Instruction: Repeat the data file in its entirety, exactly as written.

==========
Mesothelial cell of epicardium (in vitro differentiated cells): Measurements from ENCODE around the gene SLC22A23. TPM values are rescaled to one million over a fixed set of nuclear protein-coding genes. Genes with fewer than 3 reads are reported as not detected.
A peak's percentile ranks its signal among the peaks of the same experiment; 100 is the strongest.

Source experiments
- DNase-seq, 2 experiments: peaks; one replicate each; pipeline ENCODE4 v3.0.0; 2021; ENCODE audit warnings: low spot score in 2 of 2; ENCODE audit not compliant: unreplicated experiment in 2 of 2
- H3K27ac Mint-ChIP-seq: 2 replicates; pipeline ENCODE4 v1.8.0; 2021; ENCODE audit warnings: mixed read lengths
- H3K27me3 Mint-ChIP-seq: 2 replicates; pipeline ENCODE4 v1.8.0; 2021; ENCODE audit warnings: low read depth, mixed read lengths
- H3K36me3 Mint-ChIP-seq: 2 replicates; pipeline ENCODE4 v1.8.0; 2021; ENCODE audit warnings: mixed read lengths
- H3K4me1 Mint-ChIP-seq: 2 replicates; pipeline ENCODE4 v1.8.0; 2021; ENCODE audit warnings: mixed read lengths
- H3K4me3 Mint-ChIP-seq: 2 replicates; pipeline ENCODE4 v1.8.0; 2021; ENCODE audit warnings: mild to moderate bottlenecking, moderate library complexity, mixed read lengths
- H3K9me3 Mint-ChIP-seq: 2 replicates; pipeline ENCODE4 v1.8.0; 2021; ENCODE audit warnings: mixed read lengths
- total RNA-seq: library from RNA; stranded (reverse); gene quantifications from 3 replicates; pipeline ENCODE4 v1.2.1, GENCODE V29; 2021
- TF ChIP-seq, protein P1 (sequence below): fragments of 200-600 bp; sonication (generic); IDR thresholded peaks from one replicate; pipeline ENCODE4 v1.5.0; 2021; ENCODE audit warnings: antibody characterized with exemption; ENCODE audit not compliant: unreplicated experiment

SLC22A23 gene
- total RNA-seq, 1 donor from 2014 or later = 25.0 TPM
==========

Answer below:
Mesothelial cell of epicardium (in vitro differentiated cells): Measurements from ENCODE around the gene SLC22A23. TPM values are rescaled to one million over a fixed set of nuclear protein-coding genes. Genes with fewer than 3 reads are reported as not detected.
A peak's percentile ranks its signal among the peaks of the same experiment; 100 is the strongest.

Source experiments
- DNase-seq, 2 experiments: peaks; one replicate each; pipeline ENCODE4 v3.0.0; 2021; ENCODE audit warnings: low spot score in 2 of 2; ENCODE audit not compliant: unreplicated experiment in 2 of 2
- H3K27ac Mint-ChIP-seq: 2 replicates; pipeline ENCODE4 v1.8.0; 2021; ENCODE audit warnings: mixed read lengths
- H3K27me3 Mint-ChIP-seq: 2 replicates; pipeline ENCODE4 v1.8.0; 2021; ENCODE audit warnings: low read depth, mixed read lengths
- H3K36me3 Mint-ChIP-seq: 2 replicates; pipeline ENCODE4 v1.8.0; 2021; ENCODE audit warnings: mixed read lengths
- H3K4me1 Mint-ChIP-seq: 2 replicates; pipeline ENCODE4 v1.8.0; 2021; ENCODE audit warnings: mixed read lengths
- H3K4me3 Mint-ChIP-seq: 2 replicates; pipeline ENCODE4 v1.8.0; 2021; ENCODE audit warnings: mild to moderate bottlenecking, moderate library complexity, mixed read lengths
- H3K9me3 Mint-ChIP-seq: 2 replicates; pipeline ENCODE4 v1.8.0; 2021; ENCODE audit warnings: mixed read lengths
- total RNA-seq: library from RNA; stranded (reverse); gene quantifications from 3 replicates; pipeline ENCODE4 v1.2.1, GENCODE V29; 2021
- TF ChIP-seq, protein P1 (sequence below): fragments of 200-600 bp; sonication (generic); IDR thresholded peaks from one replicate; pipeline ENCODE4 v1.5.0; 2021; ENCODE audit warnings: antibody characterized with exemption; ENCODE audit not compliant: unreplicated experiment

SLC22A23 gene
- total RNA-seq, 1 donor from 2014 or later = 25.0 TPM